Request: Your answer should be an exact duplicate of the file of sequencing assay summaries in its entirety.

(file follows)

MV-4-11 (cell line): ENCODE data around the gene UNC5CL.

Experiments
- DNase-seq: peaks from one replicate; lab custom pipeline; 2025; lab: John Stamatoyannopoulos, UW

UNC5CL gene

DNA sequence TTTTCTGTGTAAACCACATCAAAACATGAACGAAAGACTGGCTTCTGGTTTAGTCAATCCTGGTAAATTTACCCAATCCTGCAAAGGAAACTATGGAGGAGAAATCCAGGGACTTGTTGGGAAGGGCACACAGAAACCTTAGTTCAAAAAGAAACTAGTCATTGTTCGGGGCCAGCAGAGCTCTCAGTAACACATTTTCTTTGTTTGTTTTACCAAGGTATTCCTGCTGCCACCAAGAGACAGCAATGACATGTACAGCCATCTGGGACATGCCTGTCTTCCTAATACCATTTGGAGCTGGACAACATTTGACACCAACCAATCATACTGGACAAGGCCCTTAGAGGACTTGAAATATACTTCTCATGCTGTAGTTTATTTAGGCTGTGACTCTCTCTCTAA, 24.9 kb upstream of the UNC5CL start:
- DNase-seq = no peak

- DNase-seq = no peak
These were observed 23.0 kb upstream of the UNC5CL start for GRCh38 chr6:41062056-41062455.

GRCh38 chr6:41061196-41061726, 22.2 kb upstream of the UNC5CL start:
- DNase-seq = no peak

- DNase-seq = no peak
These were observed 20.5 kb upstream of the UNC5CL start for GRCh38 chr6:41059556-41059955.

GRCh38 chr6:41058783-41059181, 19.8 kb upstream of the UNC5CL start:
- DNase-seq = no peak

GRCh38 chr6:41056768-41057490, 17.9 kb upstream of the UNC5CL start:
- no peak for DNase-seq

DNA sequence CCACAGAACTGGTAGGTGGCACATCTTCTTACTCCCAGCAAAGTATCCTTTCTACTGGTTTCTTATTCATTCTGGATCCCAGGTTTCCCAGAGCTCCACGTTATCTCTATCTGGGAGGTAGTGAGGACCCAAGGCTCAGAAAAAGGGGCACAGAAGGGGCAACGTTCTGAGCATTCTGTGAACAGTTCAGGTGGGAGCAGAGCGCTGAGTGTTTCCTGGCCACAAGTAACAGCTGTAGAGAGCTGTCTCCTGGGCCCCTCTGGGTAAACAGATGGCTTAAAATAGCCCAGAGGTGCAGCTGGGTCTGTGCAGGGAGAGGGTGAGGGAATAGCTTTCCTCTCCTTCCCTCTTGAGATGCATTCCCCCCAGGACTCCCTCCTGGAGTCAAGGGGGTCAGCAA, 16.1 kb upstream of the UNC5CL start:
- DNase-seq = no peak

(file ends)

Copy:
MV-4-11 (cell line): ENCODE data around the gene UNC5CL.

Experiments
- DNase-seq: peaks from one replicate; lab custom pipeline; 2025; lab: John Stamatoyannopoulos, UW

UNC5CL gene

DNA sequence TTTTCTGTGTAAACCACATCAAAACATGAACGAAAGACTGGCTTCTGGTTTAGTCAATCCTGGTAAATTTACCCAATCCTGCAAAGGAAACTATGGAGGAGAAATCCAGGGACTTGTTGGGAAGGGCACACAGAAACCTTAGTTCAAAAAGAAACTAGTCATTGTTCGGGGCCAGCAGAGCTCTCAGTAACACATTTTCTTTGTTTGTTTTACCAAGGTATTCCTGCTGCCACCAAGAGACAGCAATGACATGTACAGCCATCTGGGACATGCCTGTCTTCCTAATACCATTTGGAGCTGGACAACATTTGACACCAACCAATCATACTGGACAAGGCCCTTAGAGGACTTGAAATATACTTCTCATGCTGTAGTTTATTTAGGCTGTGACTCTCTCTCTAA, 24.9 kb upstream of the UNC5CL start:
- DNase-seq = no peak

- DNase-seq = no peak
These were observed 23.0 kb upstream of the UNC5CL start for GRCh38 chr6:41062056-41062455.

GRCh38 chr6:41061196-41061726, 22.2 kb upstream of the UNC5CL start:
- DNase-seq = no peak

- DNase-seq = no peak
These were observed 20.5 kb upstream of the UNC5CL start for GRCh38 chr6:41059556-41059955.

GRCh38 chr6:41058783-41059181, 19.8 kb upstream of the UNC5CL start:
- DNase-seq = no peak

GRCh38 chr6:41056768-41057490, 17.9 kb upstream of the UNC5CL start:
- no peak for DNase-seq

DNA sequence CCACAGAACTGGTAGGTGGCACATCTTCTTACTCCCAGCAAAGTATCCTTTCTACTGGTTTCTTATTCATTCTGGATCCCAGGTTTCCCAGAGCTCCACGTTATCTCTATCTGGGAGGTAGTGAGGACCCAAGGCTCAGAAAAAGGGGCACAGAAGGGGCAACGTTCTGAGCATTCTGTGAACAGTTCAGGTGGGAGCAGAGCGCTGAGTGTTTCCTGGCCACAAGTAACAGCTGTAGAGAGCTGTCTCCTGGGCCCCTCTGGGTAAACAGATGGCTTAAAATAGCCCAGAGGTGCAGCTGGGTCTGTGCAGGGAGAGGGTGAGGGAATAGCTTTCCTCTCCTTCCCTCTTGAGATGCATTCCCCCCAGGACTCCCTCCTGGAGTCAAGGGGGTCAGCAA, 16.1 kb upstream of the UNC5CL start:
- DNase-seq = no peak